isn’t anything new. The term coined in 1983 by Leonard Berry essentially means that businesses should focus more on serving existing customers. Berry’s basic premise was that companies would be foolish if they thought marketing
was only about winning new customers, rarely about retaining them. Companies all over the world have been practising relationship marketing
with varying degrees of success ever since, but marketing guru Jagdish Sheth says the concept needs a reboot.
Sheth should know, going by his scholarly contributions in consumer behaviour, relationship marketing, competitive strategy, and geopolitical analysis. The professor who is currently on a short visit to India, says many companies have forgotten the "relationship" part in their obsession with just "marketing", and need to transition from their single-minded focus on capturing share of wallet to capturing share of heart as loyalty programmes, bundled offerings and personalised services become universal and undifferentiated. “Share of heart, as the name implies, goes beyond offering economic or functional value to bond with customers on an emotional plane. The relationship needs to move from business to friendship,” Sheth says.
He gives an example of how even famous names in the corporate world have forgotten the basic rules of engaging with customers while digitalising their operations. Sheth names at least three leading airlines that have not even called once to find out why he had stopped using the frequent flyer miles he had accumulated. Just one call from them would have signalled that they cared for him as a valued customer. Since they didn’t bother, Sheth has shifted to other airlines. Relationship marketing is not just more of data analytics; after all, you are dealing with human beings and their emotions, he says.
Relationship marketing stands in contrast to the more traditional transactional marketing approach, which focuses on increasing the number of individual sales. While the importance of the latter can’t be undermined, the problem can be this: A customer may be convinced to select that brand one time, but without a strong relationship marketing strategy, she may not come back to that brand in the future.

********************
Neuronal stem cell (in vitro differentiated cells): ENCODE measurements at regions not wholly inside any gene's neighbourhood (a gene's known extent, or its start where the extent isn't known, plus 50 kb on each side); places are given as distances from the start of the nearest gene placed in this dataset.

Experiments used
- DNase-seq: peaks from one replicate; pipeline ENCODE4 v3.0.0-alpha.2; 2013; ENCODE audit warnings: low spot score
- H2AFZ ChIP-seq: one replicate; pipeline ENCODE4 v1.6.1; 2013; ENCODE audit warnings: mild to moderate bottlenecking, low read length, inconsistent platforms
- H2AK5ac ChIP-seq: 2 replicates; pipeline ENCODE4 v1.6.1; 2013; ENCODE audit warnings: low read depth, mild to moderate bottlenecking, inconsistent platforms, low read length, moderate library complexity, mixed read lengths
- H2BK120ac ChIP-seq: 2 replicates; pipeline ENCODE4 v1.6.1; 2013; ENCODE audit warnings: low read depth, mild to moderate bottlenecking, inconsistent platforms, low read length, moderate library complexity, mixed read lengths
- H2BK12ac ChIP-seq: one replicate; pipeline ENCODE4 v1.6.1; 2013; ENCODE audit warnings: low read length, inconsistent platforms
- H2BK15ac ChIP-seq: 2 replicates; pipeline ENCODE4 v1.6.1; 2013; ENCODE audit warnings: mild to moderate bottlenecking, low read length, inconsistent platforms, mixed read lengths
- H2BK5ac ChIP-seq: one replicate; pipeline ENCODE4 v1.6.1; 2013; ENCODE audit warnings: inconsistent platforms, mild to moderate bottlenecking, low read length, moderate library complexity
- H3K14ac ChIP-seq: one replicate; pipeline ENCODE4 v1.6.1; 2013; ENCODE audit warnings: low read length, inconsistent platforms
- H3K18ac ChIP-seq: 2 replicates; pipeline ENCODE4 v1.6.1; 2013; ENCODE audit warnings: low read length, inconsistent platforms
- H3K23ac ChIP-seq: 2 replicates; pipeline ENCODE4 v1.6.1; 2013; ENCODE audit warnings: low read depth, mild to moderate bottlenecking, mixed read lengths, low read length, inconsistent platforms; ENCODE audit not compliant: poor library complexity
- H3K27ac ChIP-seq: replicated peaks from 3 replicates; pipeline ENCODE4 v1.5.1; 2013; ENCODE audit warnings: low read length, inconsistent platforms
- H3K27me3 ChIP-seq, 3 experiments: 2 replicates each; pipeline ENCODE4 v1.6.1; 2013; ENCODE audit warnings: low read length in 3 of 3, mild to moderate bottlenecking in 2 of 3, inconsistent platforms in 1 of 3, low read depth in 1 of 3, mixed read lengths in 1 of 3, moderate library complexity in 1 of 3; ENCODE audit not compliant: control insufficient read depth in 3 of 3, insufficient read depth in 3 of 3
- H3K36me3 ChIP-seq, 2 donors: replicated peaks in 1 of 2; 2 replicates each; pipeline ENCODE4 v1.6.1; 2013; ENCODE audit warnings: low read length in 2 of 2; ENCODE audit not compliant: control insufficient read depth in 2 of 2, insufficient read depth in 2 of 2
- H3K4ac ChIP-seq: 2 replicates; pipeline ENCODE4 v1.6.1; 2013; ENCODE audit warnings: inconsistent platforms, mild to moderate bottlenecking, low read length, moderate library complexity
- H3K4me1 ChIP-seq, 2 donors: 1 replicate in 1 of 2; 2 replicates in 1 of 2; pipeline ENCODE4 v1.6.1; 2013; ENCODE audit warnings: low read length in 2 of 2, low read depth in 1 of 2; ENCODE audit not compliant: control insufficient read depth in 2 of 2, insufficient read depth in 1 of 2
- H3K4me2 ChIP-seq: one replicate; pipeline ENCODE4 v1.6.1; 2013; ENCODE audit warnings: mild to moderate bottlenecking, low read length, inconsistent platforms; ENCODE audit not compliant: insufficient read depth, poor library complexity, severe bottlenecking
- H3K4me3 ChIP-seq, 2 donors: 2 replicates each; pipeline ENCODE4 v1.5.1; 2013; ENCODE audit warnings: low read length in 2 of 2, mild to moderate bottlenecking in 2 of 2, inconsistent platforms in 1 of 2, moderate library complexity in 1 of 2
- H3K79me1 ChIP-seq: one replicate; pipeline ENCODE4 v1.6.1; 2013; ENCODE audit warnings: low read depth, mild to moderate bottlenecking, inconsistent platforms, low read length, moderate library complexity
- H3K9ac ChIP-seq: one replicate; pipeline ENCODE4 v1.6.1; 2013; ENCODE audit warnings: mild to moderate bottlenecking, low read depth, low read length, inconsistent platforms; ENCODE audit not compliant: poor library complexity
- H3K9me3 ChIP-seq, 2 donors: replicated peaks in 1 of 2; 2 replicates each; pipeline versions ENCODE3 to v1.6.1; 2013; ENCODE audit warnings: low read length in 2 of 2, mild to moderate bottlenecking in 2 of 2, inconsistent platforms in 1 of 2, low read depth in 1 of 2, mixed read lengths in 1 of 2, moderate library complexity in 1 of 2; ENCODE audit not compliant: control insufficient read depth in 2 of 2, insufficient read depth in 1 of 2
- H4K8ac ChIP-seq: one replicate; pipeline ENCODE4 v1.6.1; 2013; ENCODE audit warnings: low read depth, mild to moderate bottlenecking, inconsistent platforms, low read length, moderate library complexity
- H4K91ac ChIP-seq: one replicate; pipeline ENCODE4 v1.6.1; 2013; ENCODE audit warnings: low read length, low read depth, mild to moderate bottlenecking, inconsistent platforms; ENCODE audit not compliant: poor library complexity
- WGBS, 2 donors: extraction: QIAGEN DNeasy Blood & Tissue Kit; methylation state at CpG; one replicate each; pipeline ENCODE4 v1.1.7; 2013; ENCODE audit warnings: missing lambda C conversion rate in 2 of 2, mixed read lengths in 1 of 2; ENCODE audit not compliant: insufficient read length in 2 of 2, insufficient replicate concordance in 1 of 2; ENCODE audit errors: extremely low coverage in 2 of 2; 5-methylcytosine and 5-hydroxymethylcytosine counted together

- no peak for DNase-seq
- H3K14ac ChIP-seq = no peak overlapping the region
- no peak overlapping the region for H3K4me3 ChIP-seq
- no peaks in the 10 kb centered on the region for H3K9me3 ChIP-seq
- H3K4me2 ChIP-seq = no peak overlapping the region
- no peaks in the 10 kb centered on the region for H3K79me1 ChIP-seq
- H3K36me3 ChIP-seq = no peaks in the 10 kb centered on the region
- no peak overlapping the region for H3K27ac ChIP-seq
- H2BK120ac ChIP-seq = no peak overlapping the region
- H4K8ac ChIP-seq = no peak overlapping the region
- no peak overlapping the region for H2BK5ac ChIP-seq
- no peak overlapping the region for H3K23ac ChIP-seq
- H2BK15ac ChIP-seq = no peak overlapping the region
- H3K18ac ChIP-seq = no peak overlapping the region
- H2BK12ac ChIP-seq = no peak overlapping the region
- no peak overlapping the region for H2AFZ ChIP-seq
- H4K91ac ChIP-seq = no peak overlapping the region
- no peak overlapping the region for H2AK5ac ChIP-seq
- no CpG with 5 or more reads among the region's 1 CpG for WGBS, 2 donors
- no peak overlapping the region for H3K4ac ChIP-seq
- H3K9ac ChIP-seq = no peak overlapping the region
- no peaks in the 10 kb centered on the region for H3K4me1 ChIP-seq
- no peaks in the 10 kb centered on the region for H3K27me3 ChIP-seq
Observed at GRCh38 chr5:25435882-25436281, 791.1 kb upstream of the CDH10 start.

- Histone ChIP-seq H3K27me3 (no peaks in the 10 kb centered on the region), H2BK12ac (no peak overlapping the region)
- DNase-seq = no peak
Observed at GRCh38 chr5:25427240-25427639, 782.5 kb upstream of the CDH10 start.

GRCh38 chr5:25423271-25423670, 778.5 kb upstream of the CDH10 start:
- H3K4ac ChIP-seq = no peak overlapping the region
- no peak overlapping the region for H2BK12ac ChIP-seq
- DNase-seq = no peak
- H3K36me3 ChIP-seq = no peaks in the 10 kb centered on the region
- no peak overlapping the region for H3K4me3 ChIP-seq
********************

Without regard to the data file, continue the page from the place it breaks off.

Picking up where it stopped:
Bonding on an emotional plane with customers requires a company to be honest, and it doesn’t matter if the communication exposes its vulnerable side. Domino’s, for example, did that with great effect through a series of ads called Pizza turnaround, in which it showcased a series of negative customer reviews, read by real Domino's employees, before promising a new and improved recipe. By admitting its mistakes, Domino's re-invented its brand as transparent and honest.
Some companies do it by using the “scarcity” principle. For example, airlines and ticket aggregators use it with great effect by using a tagline that says “only three seats left at this price!”. This scarcity principle goes back to the simple formula of supply and demand: The rarer the opportunity, content, or product, the more valuable it is in the consumer’s mind. Of course, this can’t be overdone as it would lose the novelty value soon. Others appeal to self-esteem, which is at the top of Maslow’s hierarchy of needs pyramid. People want to feel important; like they’re part of an exclusive group. That’s why advertising sometimes says: “We’re not for everyone.”
Of course, the challenge of emotional bonding with customers is becoming more intense every day because of technology, and companies will have to walk that extra mile to make it work. For example, earlier, companies could use their engagement strategy with the requirement of a family. That is simply going away because of what Sheth calls “the rise of the roommate nation”. Earlier, family members used to eat together, do things together. Today that is not the case. People are becoming a lot more individualistic in their family behaviour. This means, within a family, there are individual preferences for brands.
The potential for marketing in such a roommate nation is enormous. But the challenge now is to bond with each member of a family who have their individual brand preferences. While mobile phones have made the job easier, companies would have to realise the need for focused customisation — not through an abstract use of technology, but by using technology to create that emotional bonding so that customers go back to them again and again.